The conversation starts with an invitation. It usually goes something like this:

    I notice you are having a hard time with…  What’s up?

    The mood is relaxed and non-judgement. Parents listen, without arguing or even suggesting solutions. They show that they “get it” with phrases like “It sounds like you are feeling…” Then they listen some more.

    Parents can ask questions, like “Do you think this is happens more often when …?” or “What do you notice right before … happens?”

    The purpose of the listening is to

    a) demonstrate compassion and concern

    b) gather information about why the problem is happening

    c) set a good example of what it means to be a compassionate listener and seeing the problem from a new perspective.

     

    2) Define the problem

    Once you have learned more about the problem from your child’s point of view, you are in a position to share your own concerns and helping your child to see why it’s important to address this problem (either because it is hurting your child, or affecting others.)

    Without guilting or shaming, you can offer your child some perspective. This might also include discussing what boundaries, safety concerns or rules need to be taken into consideration. It sounds like this: “The thing is…” Here, you can explain what you have been seeing, and what your worry is. For instance, you could say “The thing is, I see that you are really tired in the morning when we get caught up arguing at bedtime,” or “The thing is, I have to get to work by 9 am, so we need to leave the house together by 8:15 am.”

     

    3) Invitation

    This is where you and your child start to look for the win-win solution. This part of the conversation start with a phrase like “I wonder if there’s a way…

    There are some really powerful advantages to working through this step together.

    First of all, your child is gaining experience in problem-solving. You can calmly talk through the pros and cons together in moments like these, because there’s no time limit. You can play around with some wild ideas and get really creative, because there’s no urgency. 

    Secondly, you have given your child a voice and a seat at the table, so you have helped to create more “buy-in” when it comes to actually using that solution.

    If you’re wondering if you are going to remember all this, you can buy a copy of the book, or you can grab this handy download from Dr. Greene’s site.  This is just a rough sketch of the process to get you started, and to help you see that there are effective alternatives to those “in-the-moment” behaviour conversations.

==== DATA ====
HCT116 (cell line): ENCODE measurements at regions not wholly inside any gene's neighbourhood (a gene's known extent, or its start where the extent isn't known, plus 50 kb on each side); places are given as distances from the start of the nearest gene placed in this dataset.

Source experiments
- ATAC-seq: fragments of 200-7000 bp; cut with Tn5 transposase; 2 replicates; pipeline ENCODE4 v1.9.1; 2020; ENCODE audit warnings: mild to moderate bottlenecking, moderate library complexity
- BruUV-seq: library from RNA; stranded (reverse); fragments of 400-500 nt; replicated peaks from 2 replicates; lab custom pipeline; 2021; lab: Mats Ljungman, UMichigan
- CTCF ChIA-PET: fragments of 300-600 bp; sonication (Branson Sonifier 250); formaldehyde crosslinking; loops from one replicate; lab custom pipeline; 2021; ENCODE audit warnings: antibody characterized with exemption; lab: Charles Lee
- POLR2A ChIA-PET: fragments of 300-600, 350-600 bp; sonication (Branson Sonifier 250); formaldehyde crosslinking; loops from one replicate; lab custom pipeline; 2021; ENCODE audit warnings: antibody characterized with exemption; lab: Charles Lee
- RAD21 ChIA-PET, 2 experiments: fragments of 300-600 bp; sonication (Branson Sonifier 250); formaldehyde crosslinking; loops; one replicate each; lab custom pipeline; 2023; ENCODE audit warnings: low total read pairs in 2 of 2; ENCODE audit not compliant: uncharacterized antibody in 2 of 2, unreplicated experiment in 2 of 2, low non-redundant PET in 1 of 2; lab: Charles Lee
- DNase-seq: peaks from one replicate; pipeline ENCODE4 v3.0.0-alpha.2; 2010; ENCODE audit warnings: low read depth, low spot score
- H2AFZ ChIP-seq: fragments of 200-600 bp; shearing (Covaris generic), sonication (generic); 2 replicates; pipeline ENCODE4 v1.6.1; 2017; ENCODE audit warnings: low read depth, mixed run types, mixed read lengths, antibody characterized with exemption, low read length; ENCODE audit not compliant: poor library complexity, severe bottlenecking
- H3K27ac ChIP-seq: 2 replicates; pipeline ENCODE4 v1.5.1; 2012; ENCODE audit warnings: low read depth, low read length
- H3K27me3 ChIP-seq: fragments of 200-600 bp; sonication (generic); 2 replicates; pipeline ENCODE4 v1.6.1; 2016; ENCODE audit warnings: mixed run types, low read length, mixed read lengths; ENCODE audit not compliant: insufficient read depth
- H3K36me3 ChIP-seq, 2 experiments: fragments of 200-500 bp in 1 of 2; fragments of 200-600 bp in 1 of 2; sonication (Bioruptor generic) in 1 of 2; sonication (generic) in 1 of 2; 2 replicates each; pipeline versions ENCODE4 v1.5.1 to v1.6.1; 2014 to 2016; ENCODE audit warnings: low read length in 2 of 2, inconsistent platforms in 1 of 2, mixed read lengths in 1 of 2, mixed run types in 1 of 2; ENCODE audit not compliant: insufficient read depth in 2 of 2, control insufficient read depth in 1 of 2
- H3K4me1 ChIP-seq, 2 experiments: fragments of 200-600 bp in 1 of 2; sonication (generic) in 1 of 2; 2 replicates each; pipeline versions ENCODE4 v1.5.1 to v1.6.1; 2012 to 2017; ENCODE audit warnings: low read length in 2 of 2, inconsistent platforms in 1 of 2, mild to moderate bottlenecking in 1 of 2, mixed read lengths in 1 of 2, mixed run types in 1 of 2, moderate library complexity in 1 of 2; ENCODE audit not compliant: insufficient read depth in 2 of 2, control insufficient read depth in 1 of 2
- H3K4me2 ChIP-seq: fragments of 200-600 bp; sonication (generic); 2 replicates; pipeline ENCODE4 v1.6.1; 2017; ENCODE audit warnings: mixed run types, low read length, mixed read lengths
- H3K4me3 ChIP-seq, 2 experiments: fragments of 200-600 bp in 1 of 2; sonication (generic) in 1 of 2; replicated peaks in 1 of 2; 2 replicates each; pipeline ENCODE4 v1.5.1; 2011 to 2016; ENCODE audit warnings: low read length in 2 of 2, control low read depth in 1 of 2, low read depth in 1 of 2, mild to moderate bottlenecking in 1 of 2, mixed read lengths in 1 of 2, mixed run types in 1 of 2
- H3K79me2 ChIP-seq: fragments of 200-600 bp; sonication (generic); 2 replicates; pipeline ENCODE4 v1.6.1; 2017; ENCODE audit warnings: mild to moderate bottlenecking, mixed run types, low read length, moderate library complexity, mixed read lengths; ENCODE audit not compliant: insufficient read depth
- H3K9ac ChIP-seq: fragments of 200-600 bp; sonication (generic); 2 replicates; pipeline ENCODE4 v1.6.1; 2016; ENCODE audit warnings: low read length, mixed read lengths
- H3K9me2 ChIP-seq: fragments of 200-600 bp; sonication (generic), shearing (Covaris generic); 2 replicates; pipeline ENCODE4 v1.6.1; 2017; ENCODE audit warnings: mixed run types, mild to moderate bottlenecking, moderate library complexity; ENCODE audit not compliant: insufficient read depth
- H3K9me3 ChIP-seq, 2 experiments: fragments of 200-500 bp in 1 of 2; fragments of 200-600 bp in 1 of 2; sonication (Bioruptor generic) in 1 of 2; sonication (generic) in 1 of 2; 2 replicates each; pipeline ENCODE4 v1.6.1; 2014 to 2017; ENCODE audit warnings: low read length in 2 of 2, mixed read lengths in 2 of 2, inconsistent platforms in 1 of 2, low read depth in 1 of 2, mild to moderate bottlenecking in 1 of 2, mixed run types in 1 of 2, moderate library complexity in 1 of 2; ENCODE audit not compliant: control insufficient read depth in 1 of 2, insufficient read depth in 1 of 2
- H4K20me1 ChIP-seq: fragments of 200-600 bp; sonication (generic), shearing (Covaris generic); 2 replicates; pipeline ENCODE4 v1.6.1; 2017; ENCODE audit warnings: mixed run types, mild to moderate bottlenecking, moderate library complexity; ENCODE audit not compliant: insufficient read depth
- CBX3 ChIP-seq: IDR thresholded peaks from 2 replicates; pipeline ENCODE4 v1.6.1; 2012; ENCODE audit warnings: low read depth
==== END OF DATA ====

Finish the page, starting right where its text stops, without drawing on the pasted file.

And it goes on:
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    Here’s one more fact I wish I had learned many years ago…

    …The behaviour bear trap has a QUICK-RELEASE BUTTON.

    When your child’s behaviour is explosive, you might feel as if you need to come up with the perfect solution to the problem, or the correct consequence, or the nugget of wisdom that will put it all in perspective. Unfortunately, very few children in that escalated emotional state will be able to hear the solution, or learn from the mistake, or accept the big picture. 

    Your quick-release button is letting yourself off the hook, and accepting that real learning and long-term problem-solving can come later. If your child needs you to just listen, to name the emotion, to understand what’s really going on underneath the roaring and the mauling, then it’s okay to do that for a while. To learn emotional self-regulation, your child needs someone calm and caring to come alongside them. That role is more important than having all the answers, or occupying  the moral high ground.

    The more time you spend lecturing or disapproving, the longer you stay in the bear trap. Your child might still be struggling, but you will be much more able to help them once you have stepped out of this “fix-it-right-now” perspective.

    Sometimes we are so busy trying to figure out the problem and map out how we got there, and we forget that we are in a relationship, not a puzzle. 

     

    Do you need someone to help you get unstuck?

    If you need to actually see and hear it to understand it, I’m more than happy to coach you through a problem-solving process that is specific to you and your family. It’s much easier to find a solution when you know what clues to look for, so we can talk through your child’s specific strengths and needs.
    Let’s find some time to talk (for free) and I’ll share what I’ve learned.